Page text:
Known as Amtrak’s the most scenic route, I was blown away. I took the segment from Santa Barbara to Salinas, California, taking about six hours.
My plan was to pull out the laptop and work. But I was glued to my picture window.
This route passes though untouched California coast north of Santa Barbara. For fans of the Pacific Coast Highway, when the PCH heads inland north of Gaviota, the train rolls through. This includes Vanderburg Air Force Base.
My Coast Starlight Experience
7: Pack all you want! Four bags are allowed.
Call me silly, but I felt a bit of old school glamour getting on my train. Maybe it’s the oversized sunglasses I was wearing or the fabulous weather in Santa Barbara but I imagined how a starlet would have ridden the train in the 50s. (Now, this 40ish Mom of three is not saying she’s a starlet but I had a vacation-induced fantasy. Don’t spoil it with reality. Or I’ll call you my husband.)
Arriving within minutes of it’s scheduled departure, my train arrived at the Santa Barbara Station, located on State St. in downtown. For my journey, I had a reserved coach seat. Finding the correct car was no problem and a steward greeted me at the coach car entrance. Then he asked if I preferred a window or aisle seat.
I grabbed my four bags (yes, I had one standard roll abroad, a backpack plus two shopping bags full of goodies) and stepped onboard. First, I stowed the larger suitcase on the rack downstairs next to the car entrance. Then I took the rest of my items to my window seat upstairs.
My Reserved Coach Seat
8: Forget the airplane luggage hassle.
I had no problem storing my stuff since my train wasn’t taking off and traveling 500 m.p.h. through the air so I didn’t have to secure it. I left my backpack in my seat and the shopping bags in the open rack above.
No one was fighting for storage space. My bag wasn’t deemed oversized and checked either.
After I settled in, the first thing that I noticed was all the space. I could have danced in the space between the edge of my seat and the seat in front of me. Amazing.
I’m an average-sized woman and I’ve had to wedge myself into some small jet seats lately. It seems I’m always flying in the back of some regional jet that looks smaller than a sparrow. So this train seat was luxurious.
I had a picture window to enjoy all to myself since the aisle seat was vacant. Then I found the standard 110-volt plug. Pulled out my chargers and plugged in my phone and my laptop at the same time.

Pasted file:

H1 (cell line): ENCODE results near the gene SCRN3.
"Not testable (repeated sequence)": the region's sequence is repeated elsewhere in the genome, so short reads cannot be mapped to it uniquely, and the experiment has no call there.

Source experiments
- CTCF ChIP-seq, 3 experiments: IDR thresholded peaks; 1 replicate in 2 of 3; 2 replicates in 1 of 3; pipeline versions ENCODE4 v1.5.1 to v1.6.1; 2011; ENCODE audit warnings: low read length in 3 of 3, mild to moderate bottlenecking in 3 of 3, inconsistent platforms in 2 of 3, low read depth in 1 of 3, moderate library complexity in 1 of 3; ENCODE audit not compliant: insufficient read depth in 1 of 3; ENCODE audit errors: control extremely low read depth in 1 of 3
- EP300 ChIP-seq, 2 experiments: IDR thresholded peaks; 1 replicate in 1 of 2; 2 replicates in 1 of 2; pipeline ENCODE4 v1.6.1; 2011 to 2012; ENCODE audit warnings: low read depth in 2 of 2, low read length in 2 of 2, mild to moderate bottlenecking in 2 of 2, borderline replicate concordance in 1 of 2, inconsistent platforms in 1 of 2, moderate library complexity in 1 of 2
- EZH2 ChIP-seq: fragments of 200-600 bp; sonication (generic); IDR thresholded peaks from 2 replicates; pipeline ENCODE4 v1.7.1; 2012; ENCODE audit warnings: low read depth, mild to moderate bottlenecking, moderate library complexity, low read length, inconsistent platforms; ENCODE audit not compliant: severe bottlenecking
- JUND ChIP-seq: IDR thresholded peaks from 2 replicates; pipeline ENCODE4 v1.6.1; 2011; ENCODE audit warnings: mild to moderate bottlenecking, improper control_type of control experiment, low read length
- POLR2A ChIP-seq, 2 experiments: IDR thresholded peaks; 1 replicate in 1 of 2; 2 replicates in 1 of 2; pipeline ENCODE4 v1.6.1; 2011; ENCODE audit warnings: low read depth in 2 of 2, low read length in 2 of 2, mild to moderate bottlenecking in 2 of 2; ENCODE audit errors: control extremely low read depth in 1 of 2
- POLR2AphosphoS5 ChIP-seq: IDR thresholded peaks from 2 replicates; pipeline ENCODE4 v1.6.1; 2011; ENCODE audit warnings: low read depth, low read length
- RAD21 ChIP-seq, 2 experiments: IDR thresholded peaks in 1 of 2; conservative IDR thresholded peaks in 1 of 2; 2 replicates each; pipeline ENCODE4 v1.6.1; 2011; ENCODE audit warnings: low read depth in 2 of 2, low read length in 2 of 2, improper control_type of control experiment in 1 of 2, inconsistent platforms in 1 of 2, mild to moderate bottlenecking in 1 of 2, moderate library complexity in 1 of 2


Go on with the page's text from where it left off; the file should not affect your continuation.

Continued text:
The Amtrak Experience
9: Explore your train, especially the observation car.
My train pulled a line of train cars. Actually the Coast Starlight train blocks traffic on the streets at the Santa Barbara Station when stopped.
It wasn’t long before I was out of my seat and exploring my train. I went to the observation car with its domed skylights and enjoyed the view. This car is a favorite so it can be hard to get a seat at times.
10: Feel free to bring snacks aboard for your journey.
Below the observation lounge, I found the cafe car with a couple of tables. It’s kinda like the convenience store of the train. There’s a selection of drinks, hot and cold, treats and small meals. Nothing really glamorous so I purchased a sandwich before I boarded my train in Santa Barbara.
I met a cabin steward, James Lake, a 12-year Amtrak veteran. He graciously took me on a tour of the rest of the train.
Special Amtrak Cars on the Coast Starlight
11: Ask for a tour.
We walked through the dining car where waiters and waitresses served food made onboard. With a printed menu, including a kids’ menu, I found chef-inspired selections. Reservations are accepted for dinner in the dining car, with business-class passengers getting first dibs.
The business class car was next and includes complimentary Wi-fi and bottled water along with an invitation to a wine and cheese tasting in the Pacific Parlour Car (additional fee applies). At Los Angeles and Portland, business-class passengers get access to the Metropolitan Lounges.
After the business class car, I walked through the Pacific Parlour Car, a vintage 1950s railcar. They were originally on the Empire Builder from Chicago to the Pacific Northwest but moved to the Coast Starlight.
Pacific Parlour Car
With a wood interior that reminded me of hotel bars where men in fedoras smoked cigars, I found the ambience enchanting. The Pacific Parlour Car features a full bar with signature cocktails along with coffee drinks and snacks.
Meals are served in the Pacific Parlour Car for breakfast, lunch and dinner. The parlour car offers a separate menu with a more limited selection than the dining car.
On the first level of the Pacific Parlour Car my guide walked me through a small movie theater where Amtrak used to show movies. Unfortunately, this theater is not being used at the time.
After the Pacific Parlour Car, I found the Superliner Sleeper cars, where overnight passengers enjoy a roomette with berths. Since it was booked to capacity for my summertime mid-week train journey, I didn’t tour an Amtrak roomette.
After my tour, I returned to my seat and enjoyed the scenery whisk by until my destination.
My Amtrak train journey was part of an hosted press trip. The opinions are my own.
Know Before You Go:
- Amtrak doesn’t feature in-seat entertainment.
- Sleeping cars feature a shared shower in each car.